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When Crime Is Close to Home

Gary Slutkin: Is it possible to end violence?
Image by AlphachimpStudio via Flickr

Briana Goode has never been the type to go unnoticed. She’s the pretty, outgoing, loud cheerleader that knew everyone in high school and makes friends without trying. She loves attention–but being overlooked may have saved her life.

“I knew I shouldn’t have gone out alone,” she said. “It was just up the street and my naïve self thought nothing of it.”

A resident of the South Loop, Goode lives in a Chicago apartment while she attends school. She’s heard the warnings but like many students, thought it could never happen to her.

“I needed to drop something off at a friend’s dorm. It was a little after 11 at night on a Tuesday,” she remembers. “I was walking home by myself and I passed an alley. Not two minutes after, I heard a girl screaming.”

She had been walking on S. Dearborn Street. When she turned around, she saw a girl about her age being attacked by two men. They were dressed in dark jackets and hats, causing Goode to completely overlook them they way they overlooked her.

“They must not have seen me. There was nothing special about this girl. It was just a random attack. It could’ve easily been me.”

She ran up the street and used her cell phone to call the police. By the time police arrived, the assailants had taken the girl’s bag and gotten away.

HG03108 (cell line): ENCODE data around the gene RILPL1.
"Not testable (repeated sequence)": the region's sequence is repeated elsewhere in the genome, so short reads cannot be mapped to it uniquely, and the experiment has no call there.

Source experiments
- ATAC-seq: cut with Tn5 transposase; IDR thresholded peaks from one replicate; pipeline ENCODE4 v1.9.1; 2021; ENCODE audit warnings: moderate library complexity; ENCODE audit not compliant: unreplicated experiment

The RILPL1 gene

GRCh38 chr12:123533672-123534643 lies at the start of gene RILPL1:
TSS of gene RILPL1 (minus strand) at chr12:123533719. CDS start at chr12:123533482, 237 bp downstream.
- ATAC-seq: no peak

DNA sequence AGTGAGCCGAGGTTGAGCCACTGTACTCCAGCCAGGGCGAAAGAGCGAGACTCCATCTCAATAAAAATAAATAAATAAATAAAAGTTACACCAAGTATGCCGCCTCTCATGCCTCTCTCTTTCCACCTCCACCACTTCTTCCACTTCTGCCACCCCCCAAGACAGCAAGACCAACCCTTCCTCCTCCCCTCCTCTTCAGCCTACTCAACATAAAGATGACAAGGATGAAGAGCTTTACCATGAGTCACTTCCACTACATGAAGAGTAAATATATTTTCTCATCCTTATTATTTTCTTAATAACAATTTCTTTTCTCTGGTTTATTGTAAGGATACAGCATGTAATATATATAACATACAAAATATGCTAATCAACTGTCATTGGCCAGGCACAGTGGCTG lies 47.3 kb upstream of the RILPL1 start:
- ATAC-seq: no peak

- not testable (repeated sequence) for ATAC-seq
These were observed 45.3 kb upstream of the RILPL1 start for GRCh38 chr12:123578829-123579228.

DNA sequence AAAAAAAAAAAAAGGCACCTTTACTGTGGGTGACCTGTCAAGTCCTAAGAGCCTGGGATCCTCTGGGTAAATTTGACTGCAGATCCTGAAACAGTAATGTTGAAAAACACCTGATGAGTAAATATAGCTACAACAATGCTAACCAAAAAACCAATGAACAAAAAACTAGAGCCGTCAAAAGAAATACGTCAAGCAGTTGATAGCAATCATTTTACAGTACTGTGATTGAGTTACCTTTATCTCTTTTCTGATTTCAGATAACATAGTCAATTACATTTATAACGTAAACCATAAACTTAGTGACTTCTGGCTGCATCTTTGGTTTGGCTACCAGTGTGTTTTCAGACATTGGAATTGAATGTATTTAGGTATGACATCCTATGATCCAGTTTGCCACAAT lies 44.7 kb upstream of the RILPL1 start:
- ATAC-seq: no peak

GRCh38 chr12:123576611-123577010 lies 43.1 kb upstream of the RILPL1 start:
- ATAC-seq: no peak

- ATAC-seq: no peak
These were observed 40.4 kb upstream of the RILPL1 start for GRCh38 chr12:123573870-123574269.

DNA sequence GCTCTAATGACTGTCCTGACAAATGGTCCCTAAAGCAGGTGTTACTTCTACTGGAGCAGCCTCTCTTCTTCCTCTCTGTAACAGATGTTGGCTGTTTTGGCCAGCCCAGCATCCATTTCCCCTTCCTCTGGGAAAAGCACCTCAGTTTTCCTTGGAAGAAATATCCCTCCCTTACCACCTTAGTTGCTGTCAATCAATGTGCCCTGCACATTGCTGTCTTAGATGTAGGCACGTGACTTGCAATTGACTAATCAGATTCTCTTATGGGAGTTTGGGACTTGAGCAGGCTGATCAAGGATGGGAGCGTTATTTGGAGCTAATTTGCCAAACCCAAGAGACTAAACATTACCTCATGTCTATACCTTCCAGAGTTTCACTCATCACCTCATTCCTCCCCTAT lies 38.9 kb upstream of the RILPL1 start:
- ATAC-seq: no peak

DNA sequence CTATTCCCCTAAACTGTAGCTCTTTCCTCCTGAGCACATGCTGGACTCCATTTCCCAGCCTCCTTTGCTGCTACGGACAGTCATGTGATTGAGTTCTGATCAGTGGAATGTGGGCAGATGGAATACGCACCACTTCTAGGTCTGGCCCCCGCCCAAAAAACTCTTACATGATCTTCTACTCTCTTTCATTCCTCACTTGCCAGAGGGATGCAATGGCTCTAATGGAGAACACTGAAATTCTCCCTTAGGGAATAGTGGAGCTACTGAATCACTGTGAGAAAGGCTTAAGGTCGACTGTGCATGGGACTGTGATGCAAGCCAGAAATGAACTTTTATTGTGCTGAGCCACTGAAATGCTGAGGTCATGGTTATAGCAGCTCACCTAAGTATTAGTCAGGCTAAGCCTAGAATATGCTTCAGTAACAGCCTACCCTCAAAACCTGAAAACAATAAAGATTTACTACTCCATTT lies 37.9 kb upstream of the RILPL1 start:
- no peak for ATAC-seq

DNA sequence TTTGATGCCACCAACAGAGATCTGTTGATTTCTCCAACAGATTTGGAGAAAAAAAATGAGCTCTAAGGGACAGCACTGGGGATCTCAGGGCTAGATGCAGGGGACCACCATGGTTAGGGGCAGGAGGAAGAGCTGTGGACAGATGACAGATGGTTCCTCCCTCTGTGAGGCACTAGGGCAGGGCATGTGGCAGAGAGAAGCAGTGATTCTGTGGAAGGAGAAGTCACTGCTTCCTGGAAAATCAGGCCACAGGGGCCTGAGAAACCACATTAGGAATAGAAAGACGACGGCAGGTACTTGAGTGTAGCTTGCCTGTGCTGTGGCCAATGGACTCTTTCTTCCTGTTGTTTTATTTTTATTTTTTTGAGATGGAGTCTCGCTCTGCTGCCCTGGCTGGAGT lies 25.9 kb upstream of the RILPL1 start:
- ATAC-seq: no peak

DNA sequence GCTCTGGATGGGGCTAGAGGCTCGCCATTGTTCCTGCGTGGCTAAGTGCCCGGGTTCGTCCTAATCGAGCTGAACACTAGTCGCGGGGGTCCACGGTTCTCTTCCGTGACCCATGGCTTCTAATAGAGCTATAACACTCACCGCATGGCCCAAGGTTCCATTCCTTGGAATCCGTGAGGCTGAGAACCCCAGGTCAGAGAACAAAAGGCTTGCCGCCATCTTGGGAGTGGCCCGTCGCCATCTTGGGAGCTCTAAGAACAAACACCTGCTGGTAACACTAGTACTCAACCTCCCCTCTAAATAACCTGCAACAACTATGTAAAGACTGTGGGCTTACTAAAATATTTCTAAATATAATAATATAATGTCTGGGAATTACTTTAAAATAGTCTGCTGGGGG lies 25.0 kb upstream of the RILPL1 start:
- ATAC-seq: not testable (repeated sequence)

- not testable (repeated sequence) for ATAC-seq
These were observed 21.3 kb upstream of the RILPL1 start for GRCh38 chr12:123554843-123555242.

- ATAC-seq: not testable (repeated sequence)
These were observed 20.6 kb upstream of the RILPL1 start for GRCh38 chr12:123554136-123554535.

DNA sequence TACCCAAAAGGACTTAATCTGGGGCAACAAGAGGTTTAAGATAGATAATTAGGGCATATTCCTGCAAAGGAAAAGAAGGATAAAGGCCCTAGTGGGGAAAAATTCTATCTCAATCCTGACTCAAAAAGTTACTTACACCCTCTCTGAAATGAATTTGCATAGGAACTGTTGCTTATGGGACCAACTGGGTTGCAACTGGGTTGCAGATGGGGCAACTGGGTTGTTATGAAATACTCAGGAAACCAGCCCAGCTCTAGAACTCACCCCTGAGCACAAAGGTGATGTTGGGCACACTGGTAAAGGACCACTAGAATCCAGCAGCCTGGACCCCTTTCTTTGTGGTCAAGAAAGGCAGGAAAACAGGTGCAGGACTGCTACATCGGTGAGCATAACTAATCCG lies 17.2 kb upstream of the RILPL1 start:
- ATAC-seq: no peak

“If I hadn’t had my phone, I wouldn’t have known what to do for her. There were no businesses open and no one was around,” Goode said. “I’m just glad she was okay.”

Not even two hours later, Goode received an update on her phone– had sent her a notification of the crime she had almost been a victim of. The site breaks Chicago down into wards and includes everything from crimes to real estate listings.

“I have the notification system set up, and when I got that alert, I was like…‘wow.’ They listed the victim’s height and age and I just kept thinking, I could’ve been that girl,” she said.

Goode said she thinks Everyblock is an amazing resource, and from now on she knows better than to take those emails for granted.

In a matter of one week, the 2nd Ward, where Goode lives, averages about 200 crimes, according to Everyblock. Everything from vandalism to prostitution has been reported just in the month of March. The site uses public records from the Chicago Police Department to alert the public to the nature of the crimes and where and when they take place.

Josh Bowen, an employee at a local Office Max, said he used the site when he was looking for an apartment.

“It’s a great tool,” he said. “Not that the precedent matters when it comes to crime, but knowing the areas with repeat offenses helped me narrow my search down.”

He, like Goode, has a link to it on his smart phone that alerts him whenever there’s a crime in his area.

Both Goode and Bowen used the technology as an active way to prevent or be aware of crime, and the concept is becoming popular across the city.

“Before I knew about the site, I relied on the news, which only reports the big crimes,” Goode said. “Now, with that and my Droid [smart] phone, I feel like I can help myself and other people stay safe. After that night, that’s all I can hope for.”

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